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48:31 | News and current affairs
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60 Minutes

April 26, 2020  |  Nine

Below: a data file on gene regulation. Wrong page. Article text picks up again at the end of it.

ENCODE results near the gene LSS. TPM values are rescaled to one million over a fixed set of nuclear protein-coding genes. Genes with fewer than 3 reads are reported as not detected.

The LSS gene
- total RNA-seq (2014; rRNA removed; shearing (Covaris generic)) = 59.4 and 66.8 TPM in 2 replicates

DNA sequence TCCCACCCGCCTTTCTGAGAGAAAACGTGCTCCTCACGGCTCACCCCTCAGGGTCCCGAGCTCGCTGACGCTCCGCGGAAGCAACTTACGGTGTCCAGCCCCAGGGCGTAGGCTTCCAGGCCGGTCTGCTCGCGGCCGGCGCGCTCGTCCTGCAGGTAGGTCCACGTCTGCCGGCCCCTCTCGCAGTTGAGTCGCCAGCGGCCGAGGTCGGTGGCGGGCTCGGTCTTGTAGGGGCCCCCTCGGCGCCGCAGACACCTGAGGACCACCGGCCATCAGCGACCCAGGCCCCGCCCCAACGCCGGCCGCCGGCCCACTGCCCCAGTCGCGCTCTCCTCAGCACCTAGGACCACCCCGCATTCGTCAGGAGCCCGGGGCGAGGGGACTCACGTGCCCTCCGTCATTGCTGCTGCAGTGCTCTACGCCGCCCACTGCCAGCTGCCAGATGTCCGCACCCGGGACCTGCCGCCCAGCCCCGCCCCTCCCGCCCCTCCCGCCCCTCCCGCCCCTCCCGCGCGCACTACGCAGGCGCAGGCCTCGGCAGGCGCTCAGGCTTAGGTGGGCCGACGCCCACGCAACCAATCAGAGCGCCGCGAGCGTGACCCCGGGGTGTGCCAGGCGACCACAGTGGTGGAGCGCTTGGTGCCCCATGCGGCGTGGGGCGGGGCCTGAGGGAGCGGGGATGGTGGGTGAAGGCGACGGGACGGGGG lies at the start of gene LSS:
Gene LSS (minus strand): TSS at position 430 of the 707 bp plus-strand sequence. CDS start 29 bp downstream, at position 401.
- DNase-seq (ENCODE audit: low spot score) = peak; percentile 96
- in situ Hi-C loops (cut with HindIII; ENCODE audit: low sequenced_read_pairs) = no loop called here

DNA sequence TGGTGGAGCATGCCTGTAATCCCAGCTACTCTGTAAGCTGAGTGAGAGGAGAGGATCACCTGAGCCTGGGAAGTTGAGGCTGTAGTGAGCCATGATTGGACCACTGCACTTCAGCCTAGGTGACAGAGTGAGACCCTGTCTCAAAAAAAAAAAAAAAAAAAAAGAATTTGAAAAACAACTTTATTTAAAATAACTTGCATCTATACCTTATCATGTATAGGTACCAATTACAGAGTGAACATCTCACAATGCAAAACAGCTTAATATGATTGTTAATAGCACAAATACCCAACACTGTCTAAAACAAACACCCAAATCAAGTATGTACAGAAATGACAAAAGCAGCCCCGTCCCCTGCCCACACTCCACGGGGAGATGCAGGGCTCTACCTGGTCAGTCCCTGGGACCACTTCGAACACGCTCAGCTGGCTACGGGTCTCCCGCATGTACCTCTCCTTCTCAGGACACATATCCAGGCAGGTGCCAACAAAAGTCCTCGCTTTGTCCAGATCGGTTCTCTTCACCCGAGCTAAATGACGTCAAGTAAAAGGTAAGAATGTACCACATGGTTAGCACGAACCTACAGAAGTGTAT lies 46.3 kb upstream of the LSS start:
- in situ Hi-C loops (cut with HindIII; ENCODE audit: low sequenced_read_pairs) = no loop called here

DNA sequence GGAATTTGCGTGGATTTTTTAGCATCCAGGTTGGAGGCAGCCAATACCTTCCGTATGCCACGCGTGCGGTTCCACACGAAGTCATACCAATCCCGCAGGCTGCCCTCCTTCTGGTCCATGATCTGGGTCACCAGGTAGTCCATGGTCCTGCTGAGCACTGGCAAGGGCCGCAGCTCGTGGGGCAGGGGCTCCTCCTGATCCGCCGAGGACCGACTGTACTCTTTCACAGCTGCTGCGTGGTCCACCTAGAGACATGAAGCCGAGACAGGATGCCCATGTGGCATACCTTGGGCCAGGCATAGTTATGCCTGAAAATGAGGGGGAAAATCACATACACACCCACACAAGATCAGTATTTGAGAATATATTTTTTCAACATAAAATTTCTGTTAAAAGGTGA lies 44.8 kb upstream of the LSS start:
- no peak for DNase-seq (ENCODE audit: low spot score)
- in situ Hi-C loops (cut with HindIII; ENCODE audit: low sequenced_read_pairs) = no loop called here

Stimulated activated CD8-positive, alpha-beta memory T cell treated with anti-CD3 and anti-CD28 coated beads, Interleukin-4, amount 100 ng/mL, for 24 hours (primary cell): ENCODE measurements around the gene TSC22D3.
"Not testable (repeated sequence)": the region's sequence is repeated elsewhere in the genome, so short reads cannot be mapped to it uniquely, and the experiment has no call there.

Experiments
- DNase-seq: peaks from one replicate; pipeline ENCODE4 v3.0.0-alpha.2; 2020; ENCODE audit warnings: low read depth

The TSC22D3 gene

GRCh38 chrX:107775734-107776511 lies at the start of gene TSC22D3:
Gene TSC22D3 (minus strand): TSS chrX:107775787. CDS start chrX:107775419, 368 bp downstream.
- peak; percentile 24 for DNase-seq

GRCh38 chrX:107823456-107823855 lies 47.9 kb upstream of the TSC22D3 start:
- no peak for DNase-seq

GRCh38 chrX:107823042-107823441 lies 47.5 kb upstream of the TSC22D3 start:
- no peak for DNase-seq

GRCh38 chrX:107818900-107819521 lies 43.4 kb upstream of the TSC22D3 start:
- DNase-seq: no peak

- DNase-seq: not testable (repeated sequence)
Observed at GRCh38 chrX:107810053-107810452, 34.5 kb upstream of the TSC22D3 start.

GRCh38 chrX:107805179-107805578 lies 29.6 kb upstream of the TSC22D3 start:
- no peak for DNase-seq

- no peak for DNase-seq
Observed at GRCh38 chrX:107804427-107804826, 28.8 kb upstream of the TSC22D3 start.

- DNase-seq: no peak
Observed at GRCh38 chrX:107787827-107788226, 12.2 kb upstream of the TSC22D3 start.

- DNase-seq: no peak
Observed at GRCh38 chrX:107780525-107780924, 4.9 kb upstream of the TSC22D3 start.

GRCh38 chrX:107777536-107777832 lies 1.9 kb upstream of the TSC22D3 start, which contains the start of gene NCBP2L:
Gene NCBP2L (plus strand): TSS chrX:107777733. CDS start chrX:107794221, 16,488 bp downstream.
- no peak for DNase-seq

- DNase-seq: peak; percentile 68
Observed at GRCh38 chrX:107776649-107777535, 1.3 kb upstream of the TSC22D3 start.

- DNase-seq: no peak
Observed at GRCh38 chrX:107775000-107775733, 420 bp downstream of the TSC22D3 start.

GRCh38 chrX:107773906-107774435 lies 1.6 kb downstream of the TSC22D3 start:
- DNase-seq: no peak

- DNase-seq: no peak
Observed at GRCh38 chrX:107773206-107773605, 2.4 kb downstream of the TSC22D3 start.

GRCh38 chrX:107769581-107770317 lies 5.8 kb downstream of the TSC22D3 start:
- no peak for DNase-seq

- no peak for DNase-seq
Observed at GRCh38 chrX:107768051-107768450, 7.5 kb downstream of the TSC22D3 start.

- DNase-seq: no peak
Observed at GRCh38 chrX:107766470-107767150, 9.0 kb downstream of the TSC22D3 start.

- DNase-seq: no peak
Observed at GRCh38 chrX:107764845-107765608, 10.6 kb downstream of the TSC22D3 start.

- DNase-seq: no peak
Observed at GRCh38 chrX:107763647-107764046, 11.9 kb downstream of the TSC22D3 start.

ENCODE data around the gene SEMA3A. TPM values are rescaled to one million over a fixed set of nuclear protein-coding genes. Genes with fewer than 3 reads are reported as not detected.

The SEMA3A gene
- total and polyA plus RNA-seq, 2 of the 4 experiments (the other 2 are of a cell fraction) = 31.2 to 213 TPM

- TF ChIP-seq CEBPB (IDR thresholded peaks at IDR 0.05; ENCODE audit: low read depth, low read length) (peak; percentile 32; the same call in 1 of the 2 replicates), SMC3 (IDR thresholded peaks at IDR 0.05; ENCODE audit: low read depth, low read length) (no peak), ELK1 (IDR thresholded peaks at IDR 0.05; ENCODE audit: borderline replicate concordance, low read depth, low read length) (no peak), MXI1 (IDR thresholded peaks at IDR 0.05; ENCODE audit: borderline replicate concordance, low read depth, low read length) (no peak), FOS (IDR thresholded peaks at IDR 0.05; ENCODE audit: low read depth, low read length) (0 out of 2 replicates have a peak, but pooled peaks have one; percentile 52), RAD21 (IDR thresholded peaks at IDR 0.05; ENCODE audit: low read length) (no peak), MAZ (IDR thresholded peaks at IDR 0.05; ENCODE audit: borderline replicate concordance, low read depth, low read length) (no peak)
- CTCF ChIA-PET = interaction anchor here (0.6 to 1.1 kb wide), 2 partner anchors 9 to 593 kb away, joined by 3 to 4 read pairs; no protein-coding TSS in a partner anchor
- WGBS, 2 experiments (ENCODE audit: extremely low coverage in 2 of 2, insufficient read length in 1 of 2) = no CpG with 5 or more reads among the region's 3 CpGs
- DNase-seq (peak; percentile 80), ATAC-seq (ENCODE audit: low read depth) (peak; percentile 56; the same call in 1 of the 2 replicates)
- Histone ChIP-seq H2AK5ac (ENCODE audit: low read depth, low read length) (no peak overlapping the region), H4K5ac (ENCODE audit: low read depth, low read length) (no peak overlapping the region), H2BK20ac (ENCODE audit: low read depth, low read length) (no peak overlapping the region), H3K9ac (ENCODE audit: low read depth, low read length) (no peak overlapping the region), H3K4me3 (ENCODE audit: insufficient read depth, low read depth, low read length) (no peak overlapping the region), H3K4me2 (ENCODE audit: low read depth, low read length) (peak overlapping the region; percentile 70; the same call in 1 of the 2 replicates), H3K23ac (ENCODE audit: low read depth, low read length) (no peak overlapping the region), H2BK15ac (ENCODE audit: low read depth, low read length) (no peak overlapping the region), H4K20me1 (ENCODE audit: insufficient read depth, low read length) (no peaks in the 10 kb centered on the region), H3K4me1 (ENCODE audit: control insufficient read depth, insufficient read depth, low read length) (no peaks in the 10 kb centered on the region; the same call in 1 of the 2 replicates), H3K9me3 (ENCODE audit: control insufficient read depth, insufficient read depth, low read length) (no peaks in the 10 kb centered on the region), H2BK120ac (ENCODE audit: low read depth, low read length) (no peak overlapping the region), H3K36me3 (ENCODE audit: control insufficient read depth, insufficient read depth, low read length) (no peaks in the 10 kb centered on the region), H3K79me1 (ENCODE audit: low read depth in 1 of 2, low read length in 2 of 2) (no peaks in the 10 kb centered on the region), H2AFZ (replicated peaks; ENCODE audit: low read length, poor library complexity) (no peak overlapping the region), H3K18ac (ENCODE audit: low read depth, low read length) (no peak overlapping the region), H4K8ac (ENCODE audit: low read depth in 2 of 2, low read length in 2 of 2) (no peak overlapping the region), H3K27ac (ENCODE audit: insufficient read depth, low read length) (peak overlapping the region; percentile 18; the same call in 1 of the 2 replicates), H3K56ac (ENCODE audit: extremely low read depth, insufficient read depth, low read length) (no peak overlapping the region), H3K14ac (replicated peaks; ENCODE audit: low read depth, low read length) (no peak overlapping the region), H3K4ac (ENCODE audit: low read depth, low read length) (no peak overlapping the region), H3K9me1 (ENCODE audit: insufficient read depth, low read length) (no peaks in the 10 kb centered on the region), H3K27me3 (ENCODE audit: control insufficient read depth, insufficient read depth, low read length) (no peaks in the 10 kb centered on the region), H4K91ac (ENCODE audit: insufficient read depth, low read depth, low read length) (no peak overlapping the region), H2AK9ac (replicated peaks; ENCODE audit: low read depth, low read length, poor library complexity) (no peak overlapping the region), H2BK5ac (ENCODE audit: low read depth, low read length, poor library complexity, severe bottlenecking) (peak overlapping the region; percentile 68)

Intensive Caring To show the extraordinary effort that goes into the fight against coronavirus COVID-19, 60 Minutes has been allowed inside an Australian COVID-19 intensive care unit. It's the first time any media has been given access which is because it's one of the most dangerous places in the country. In these special wards, every day is a matter of life and death, and not just for the patients. The remarkable health professionals trying to save them also face enormous risks. Every Aussie has made sacrifices during this unprecedented time, but as Tom Steinfort discovers, the intensive caring by medical staff in these ICUs adds an entirely new perspective to this coronavirus crisis. Who's WHO? If you're on the wrong side of US President Donald Trump you certainly know about it, and right now, the focus of his fury is the World Health Organization. He accuses the WHO of being China's lapdog and says it's responsible for helping the communist regime hide the true extent of the coronavirus disaster. As punishment Trump has withdrawn American funding to the organisation. Australia too has questions about the WHO, specifically what it did in China and when? By comparison with the US leader though, our prime minister Scott Morrison is far more diplomatic. He wants a review of the WHO's role, but he's also proposed the health body be given additional powers, including the right to forcibly enter countries to avoid repeating the COVID-19 disaster. Liz Hayes asks the question - who exactly is the WHO? End of Trade With the coronavirus COVID-19 pandemic, one day is a long time. Consequently, it seems like an age has passed since Liam Bartlett reported 60 Minutes' first story about the disease. But it was actually only seven weeks ago when he went undercover at an Asian wildlife market; one of the very kind where it's believed today's deadly virus originated. His report from Bangkok was not only watched by millions of people around the world, it forced an extraordinary response. Thai authorities raided the market, shut it down, and took the animals they found to safety. This week the Australian agriculture minister David Littleproud demanded further international action, calling these types of markets a risk to human health and food production. Child's Play Everyone knows how successfully Kim Kardashian has proven that you don't need any particular ability to be famous. She's so good at the art of being a celebrity, she has 164 million followers on Instagram as well as another 100 million or so on Facebook and Twitter. And what follows followers is money. Heaps of it. It's a financial carrot that guarantees a plethora of Kardashian wannabes, many of whom are mini-moguls. As Sarah Abo reports, just like the child movie stars of a bygone era, it seems you're never too young to start posting in search of fame and fortune.

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